Taking stock of these past three years, I can certainly say it was sometimes tough. But on a daily basis I am reminded of how much easier it is when you are working with a team of passionate and capable individuals. Add to that a roster of clients that are increasingly passionate and pleasant by the day, a community of talented artists, and a network of incredibly knowledgeable vendors, and you have yourself a wonderful job. When people learn about our occupation, they usually say how fun it sounds, and mostly, it is.

As I look down on this small sign that took a village to hang (Thanks, Aron) showcasing a logo that was essentially procured overnight (Thanks, Joel), I am astonished at what my community has accomplished during these three years. Many thanks to our new neighbors for welcoming us into the 1709 W. Chicago fold and especially to my team members, Brontë, Julia, and Keiko who will forever hold an office in my heart. It is only by your grace and skill that we have been able to hang the DeGroot Fine Art sign–and a lot of beautiful art.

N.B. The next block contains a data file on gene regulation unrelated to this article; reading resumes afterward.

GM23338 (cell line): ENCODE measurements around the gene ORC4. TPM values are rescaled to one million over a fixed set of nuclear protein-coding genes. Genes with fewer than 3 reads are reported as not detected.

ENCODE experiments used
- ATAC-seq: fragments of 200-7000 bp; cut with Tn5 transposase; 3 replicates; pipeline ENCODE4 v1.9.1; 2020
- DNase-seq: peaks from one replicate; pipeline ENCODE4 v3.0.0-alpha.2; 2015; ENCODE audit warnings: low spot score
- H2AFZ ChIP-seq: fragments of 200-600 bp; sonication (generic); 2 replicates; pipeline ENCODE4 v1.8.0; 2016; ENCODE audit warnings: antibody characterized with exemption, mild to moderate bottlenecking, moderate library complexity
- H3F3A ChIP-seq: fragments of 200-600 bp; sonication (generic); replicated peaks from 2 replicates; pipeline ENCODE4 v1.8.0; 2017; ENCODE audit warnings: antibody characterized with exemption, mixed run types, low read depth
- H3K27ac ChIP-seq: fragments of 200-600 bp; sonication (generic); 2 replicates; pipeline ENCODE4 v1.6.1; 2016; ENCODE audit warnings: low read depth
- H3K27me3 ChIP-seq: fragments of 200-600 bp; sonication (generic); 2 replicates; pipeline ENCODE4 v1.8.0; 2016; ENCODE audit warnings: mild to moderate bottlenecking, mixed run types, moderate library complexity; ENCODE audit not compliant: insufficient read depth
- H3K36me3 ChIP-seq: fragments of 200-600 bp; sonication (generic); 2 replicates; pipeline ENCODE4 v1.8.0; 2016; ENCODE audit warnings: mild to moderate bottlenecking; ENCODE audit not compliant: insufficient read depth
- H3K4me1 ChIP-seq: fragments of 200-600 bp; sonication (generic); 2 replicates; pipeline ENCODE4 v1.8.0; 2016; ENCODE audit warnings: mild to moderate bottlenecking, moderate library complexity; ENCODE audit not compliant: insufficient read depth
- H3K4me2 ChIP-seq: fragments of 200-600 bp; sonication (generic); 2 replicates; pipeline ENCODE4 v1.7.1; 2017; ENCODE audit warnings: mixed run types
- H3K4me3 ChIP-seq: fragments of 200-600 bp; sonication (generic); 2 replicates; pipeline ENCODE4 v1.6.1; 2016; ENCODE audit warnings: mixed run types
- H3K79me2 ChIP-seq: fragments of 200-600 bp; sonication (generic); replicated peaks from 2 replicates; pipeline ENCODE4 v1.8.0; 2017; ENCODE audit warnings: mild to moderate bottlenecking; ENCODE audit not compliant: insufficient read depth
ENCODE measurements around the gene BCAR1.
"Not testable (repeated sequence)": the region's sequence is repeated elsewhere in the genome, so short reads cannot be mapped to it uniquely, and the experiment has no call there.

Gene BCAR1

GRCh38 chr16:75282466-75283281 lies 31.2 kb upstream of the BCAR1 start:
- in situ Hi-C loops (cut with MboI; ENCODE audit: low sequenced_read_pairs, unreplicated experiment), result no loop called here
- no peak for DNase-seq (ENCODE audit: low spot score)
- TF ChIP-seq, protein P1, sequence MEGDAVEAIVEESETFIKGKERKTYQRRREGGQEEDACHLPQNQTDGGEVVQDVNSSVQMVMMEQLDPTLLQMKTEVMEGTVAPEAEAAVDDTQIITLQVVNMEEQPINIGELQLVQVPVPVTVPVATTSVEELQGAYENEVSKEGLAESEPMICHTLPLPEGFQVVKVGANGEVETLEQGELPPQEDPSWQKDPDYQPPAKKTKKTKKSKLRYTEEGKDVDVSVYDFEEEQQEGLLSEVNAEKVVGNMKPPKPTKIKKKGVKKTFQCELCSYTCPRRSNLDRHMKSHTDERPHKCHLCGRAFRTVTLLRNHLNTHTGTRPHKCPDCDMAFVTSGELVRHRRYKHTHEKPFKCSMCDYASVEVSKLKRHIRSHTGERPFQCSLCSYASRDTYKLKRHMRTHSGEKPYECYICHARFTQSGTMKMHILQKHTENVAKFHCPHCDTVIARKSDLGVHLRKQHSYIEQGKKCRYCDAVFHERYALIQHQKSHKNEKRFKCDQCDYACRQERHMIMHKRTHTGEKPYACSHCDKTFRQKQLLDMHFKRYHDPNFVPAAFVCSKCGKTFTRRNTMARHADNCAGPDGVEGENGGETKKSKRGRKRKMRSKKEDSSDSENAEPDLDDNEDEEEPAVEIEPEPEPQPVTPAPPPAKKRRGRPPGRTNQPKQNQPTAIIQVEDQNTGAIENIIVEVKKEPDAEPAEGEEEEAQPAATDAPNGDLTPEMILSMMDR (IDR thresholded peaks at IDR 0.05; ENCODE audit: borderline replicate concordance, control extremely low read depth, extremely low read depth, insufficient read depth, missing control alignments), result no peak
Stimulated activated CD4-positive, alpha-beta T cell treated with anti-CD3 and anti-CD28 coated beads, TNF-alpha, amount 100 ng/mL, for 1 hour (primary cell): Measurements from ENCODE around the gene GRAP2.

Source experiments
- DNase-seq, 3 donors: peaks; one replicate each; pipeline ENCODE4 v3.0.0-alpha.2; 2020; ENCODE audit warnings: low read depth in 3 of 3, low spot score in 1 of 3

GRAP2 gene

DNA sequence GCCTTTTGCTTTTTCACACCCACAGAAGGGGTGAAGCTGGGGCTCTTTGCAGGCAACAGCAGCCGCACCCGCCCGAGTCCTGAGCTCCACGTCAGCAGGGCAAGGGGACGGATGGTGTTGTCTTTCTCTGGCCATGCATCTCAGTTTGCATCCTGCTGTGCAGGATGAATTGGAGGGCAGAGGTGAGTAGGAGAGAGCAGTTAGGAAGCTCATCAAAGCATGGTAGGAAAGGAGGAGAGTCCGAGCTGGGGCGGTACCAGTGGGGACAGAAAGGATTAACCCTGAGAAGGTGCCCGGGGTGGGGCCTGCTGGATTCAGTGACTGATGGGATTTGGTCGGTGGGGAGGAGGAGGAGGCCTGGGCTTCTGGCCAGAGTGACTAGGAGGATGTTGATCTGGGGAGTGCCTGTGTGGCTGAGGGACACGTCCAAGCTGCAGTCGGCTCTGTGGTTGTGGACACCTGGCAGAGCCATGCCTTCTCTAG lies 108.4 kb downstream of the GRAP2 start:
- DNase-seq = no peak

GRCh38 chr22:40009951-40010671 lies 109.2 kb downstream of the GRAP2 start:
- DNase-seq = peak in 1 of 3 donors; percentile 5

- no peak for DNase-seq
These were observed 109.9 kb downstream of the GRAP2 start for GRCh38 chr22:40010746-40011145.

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Exploring and Understanding Gouache

When it comes to paint mediums, many people are aware of watercolor, tempera, acrylic and oil, but one medium that is often overlooked is gouache (pronounced “gwash”). Gouache is seemingly a mix between watercolor and tempera paint. It can be used like watercolors–thinning the pigment down with water and layering the colors–as well as thick and heavy like tempera paint straight from the tube. As an artist myself, I found working in watercolor difficult at first. I was unable to figure out a fitting paint to water ratio without the paint being too thick and too thin. That being said, there are many strong watercolor and gouache pieces which take advantage of the ability to layer colors. Watercolor dries with a satin finish while gouache dries matte, so if that aesthetic is desired, gouache is an excellent option.